Friday, November 9, 2018

The Kresge Artist Fellowship – A Writer’s Perseverance is Rewarded by Jean Alicia Elster

For the past ten years, Kresge Arts in Detroit, a program of The Kresge Foundation, has provided more than 200 metropolitan Detroit artists with over $5 million of unrestricted funding to be used to support their creative life in any way they see fit. On November 1, Kresge Arts in Detroit once again invited artists in the fields of literary and visual arts who reside in Wayne, Oakland or Macomb County to apply for the latest round of $25,000—no strings attached—fellowships to be awarded in 2019.

The application process can appear daunting and submission does not guarantee selection—the fourth application was the charm in my case—but in 2017, I was honored and thrilled to be selected as a Kresge Artist Fellow in Literary Arts. The rewards of perseverance are tremendous for this prestigious and coveted award, not only for its generous monetary prize but because it also comes with a year of professional development and artistic support opportunities that are unrivaled with any other similar award in the United States.

The literary genres for the 2017 fellows included graphic novels, arts criticism, poetry, creative nonfiction, storytelling and my field of young adult fiction. The visual arts disciplines included painting, architectural/light installation, sculpture, wood-carving, metalwork and fiber art. I gained inspiration and encouragement from this truly diverse and immensely talented group of literary and visual artists who, quite honestly, I probably would not have had the chance to bond with except for the fellowship setting.

An initial weekend retreat where the 18 fellows absorbed an intensive three days of presentations from professional development experts who hailed from across the country was worth more than the monetary prize. Nuts and bolts information on monetizing our respective crafts as well as planning our individual artistic futures in a constructive and fulfilling way was priceless. Later, fellows were encouraged to attend monthly brunches at venues across Detroit. I found these gatherings to be invigorating both personally and professionally as we shared with one another details of our current and anticipated artistic pursuits.

Another benefit is that fellows are given the opportunity, during various events throughout the year, to meet and speak with the panelists who made the award selections. I was the first author of young adult fiction to be awarded a Kresge Fellowship. I learned through a presentation of one of the panelists that she felt my work for young adult readers should be represented with an award to affirm that “young people deserve excellent literature” just as much as other age groups.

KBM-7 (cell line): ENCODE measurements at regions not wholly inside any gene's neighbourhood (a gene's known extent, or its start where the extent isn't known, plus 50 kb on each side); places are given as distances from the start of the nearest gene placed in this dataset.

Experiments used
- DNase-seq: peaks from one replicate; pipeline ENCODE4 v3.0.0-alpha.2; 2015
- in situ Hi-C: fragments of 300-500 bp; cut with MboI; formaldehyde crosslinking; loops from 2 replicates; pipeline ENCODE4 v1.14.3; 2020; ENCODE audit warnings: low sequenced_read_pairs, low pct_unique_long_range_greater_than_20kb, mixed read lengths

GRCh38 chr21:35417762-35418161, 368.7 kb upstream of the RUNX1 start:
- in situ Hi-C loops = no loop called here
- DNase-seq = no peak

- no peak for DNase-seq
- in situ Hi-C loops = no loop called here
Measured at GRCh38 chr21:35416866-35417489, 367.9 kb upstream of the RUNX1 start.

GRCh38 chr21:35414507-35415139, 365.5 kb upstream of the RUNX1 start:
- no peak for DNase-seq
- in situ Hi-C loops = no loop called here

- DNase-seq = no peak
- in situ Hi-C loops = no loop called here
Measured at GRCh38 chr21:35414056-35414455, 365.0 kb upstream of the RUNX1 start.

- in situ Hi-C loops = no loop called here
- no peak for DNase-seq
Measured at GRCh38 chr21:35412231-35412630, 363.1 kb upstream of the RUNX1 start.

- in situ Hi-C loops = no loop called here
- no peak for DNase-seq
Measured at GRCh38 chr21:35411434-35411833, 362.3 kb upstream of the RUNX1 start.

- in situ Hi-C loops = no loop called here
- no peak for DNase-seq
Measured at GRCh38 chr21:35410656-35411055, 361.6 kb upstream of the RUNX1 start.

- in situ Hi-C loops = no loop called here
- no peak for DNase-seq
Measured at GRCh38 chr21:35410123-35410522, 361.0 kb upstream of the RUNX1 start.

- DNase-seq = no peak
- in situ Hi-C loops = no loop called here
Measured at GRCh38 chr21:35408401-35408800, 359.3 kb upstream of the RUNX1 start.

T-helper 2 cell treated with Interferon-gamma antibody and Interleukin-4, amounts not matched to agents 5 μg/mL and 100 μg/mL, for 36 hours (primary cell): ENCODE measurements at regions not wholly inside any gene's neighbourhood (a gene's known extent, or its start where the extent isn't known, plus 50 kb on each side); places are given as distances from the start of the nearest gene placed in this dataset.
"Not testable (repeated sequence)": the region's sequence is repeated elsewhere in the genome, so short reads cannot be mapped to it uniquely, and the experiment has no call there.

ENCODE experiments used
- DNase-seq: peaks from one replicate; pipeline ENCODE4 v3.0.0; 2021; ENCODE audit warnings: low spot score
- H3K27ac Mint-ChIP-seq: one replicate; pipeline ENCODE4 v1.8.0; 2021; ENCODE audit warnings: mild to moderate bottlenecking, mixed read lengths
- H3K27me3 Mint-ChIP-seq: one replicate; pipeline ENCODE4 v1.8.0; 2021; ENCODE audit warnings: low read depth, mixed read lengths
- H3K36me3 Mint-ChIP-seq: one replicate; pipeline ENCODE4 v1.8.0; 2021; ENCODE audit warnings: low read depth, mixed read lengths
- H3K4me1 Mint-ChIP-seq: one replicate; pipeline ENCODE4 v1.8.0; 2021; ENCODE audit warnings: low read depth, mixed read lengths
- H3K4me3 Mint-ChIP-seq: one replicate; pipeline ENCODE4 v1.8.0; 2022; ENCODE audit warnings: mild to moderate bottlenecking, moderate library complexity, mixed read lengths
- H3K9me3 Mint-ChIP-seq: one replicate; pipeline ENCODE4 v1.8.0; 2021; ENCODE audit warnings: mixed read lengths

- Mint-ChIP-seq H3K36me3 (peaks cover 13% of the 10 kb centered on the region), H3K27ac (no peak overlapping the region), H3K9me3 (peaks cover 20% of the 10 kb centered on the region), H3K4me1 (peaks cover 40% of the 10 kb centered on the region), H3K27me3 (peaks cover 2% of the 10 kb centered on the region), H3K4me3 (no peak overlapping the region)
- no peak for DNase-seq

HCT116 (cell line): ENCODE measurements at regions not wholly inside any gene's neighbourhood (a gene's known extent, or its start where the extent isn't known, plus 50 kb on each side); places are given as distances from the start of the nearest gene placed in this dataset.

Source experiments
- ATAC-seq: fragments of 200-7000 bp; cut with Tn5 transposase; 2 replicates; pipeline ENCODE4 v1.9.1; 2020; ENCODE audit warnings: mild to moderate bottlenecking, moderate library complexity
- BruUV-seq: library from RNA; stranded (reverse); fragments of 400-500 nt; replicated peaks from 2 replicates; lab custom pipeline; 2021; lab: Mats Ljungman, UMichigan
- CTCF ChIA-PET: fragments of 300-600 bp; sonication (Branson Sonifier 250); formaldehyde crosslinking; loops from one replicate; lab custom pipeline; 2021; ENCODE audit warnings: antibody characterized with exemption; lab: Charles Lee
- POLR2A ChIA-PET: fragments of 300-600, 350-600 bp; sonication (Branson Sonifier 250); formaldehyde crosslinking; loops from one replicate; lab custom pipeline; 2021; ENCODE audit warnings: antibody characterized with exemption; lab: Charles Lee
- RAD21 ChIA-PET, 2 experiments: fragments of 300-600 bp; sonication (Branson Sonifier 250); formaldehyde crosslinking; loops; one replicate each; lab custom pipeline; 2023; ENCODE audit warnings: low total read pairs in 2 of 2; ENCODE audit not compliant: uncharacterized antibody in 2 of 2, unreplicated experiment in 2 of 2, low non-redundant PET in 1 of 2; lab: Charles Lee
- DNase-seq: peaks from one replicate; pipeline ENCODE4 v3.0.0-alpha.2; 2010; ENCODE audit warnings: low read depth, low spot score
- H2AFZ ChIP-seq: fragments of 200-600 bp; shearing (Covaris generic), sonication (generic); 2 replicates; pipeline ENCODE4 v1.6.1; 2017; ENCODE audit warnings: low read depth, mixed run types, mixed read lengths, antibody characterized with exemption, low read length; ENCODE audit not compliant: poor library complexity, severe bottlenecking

I look forward to using the knowledge and inspiration that I gained as a 2017 Kresge Artist Fellow to continue researching and writing future books as well as maintain my expanded connections with the rich artistic community of metro Detroit. This link will take you to my artist portfolio on the Kresge Arts in Detroit website. There you will find sub-links to the writing samples I submitted with my application as well as my video profile that is part of a larger film on the entire 2017 cohort.

If you have not already done so, I encourage you to study the application guidelines and consider submitting an application for the 2019 literary fellowships. Here is the link:

Jean Alicia Elster is the author of several books of children’s, middle grade and young adult fiction. Her two most recent books, WHO'S JIM HINES? and THE COLORED CAR (both published by Wayne State University Press) were selected as Michigan Notable Books by the Library of Michigan. THE COLORED CAR was awarded the Midwest Book Award in Children’s Fiction. She is currently working with her WSU Press editor to complete final rewrites of BLOOD JOURNEY, the third volume in her Ford family trilogy. Keep up with her at her website, on Facebook and on Twitter @j_a_elster.

Coming up on the Mitten Blog: Painless Self-Promotion, a KidLit Advocate, a Picture Book Success Story, Book Birthdays, and another Writer Spotlight. Plus, stayed tuned for info about the SCBWI-MI 2019-2020 Mentorships for Picture Book Text with Lisa Wheeler and Kelly DiPucchio

Friday, November 2, 2018

Producing a Podcast: the Debcast by Debbie Gonzales

When Deb Gonzales told me about her plans to create a podcast, I was super excited for her. When she asked to interview me for one of her episodes, I was super nervous. I'm a classic introvert: a slow thinker who expresses herself best in writing. Answering questions on the spot while being recorded? No, thank you! But having a conversation with my kind, thoughtful friend Debbie who is always warm and welcoming? Okay, let's do this! I couldn't have asked for a better introduction to the world of podcasting. Here's an interview with Deb to help you learn all about her new project.

Tell me about The Debcast. What’s it all about?
Thanks for asking. The Debcast is a podcast inspired by the premise of my debut picture book, GIRLS WITH GUTS: THE ROAD TO BREAKING BARRIERS AND BASHING RECORDS – the story of the tenacious spirit of the female athlete as demonstrated throughout history. I wanted to find some way to gather a collection of voices of female athletes of all ages, all sports, all walks of life. Voices that mirror those featured in my book. Podcasting seemed like the best way to do it.

Why did you decide to produce a podcast, rather than a blog?
I love podcasts. I love the medium. I can multi-task while listening to them. Cook. Clean. Walk.  Poke around on the web. I enjoy lots of different types of podcasts – educational ones, business and tech related, inspirational, and even those that hold beliefs that differ from mine. I find that, with podcasts that I really connect with, I’m eager to listen to each new episode. Hopefully, folks will respond to The Debcast in the same way.